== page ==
• BREAKING NEWS ABC shows live and on-demand -- Download the WATCH ABC app!

Pre-paid maintenance plans may not save money

October 10, 2011 12:00:00 AM PDT
Think about all the times your car needs a tire rotation, an oil change and other scheduled preventative maintenance. You can pre-pay for these expenses with a flat-rate plan, but are they worth the money?

"I thought the idea of a pre-paid maintenance plan, where I didn't have to worry whether or not I had money on my credit card, would be a great idea," said Denise Karl.

Karl bought a pre-paid plan for two different cars. Her first plan cost $1,500 and was added to the cost of her lease, allowing her to spread out the expense. She calculated the plan saved her about $600 on maintenance.

"It definitely was a money saver to have it pre-paid," she said.

But when she got a new car and bought a second plan for $800, she didn't realize it only covered oil changes and was shocked when she was charged for other maintenance.

"I was very disappointed," Karl said.

What each plan covers varies, but usually you can pre-pay for the scheduled maintenance that's listed in your owner's manual. These are things not covered by the manufacturer's warranty.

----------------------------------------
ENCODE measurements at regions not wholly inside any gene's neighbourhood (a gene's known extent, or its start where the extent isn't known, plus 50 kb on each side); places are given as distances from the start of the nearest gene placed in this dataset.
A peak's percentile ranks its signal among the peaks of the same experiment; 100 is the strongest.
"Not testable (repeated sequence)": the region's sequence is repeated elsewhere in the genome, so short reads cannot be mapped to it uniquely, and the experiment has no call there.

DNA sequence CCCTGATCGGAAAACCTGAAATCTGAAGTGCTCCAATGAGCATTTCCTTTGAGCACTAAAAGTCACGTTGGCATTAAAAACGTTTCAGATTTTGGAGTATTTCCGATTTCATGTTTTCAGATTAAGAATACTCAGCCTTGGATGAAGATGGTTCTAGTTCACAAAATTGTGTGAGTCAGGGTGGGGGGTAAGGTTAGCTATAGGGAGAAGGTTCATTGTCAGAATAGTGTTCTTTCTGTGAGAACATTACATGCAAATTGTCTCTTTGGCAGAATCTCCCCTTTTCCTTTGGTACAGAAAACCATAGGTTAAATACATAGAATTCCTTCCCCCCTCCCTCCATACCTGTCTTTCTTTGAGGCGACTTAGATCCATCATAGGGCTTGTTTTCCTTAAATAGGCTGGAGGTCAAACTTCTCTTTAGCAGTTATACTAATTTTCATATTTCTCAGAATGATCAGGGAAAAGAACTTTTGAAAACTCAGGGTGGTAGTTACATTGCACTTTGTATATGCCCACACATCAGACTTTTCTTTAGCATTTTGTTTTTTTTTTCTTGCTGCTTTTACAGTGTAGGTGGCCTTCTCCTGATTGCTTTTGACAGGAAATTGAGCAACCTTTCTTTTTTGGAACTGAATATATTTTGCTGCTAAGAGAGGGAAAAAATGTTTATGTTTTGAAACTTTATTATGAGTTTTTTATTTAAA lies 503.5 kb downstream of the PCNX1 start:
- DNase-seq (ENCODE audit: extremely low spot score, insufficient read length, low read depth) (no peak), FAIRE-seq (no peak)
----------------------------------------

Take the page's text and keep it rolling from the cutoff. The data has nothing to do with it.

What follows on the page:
But the Better Business Bureau warns they are getting complaints that include:

  • Maintenance plans were added to their closing paperwork without their approval.
  • They dropped off their cars for maintenance, but the work was not done.
  • Repair shops went out of business, and the car owner was out the money they paid.

Experts at Edmunds.com say when you sign up for a pre-paid maintenance plan, be careful.

"These pre-paid maintenance plans are a source of profit for the dealership, so they're really going to try to steer you toward that," said Ron Montoya of Edmunds.com.

So before you buy, read the details carefully to see how long it lasts and what it covers, and calculate the expenses to make sure you see savings.

Once you buy a plan, you're stuck going to that dealer or repair shop. If you finance the plan with your car loan, it means you're paying interest on it, costing you more.

If you're tempted to buy one, here's one insider secret to getting a good deal:

"We've been told that the dealers will mark them up, up to 50 percent, so try out offering half the price, and then they may counter the offer, and you can meet somewhere in between," Montoya said.

Be sure to check out the business, you're considering buying a plan from to see if it has complaints, and if you plan on moving or selling your car before the plan is up, make sure it's transferrable.

Load Comments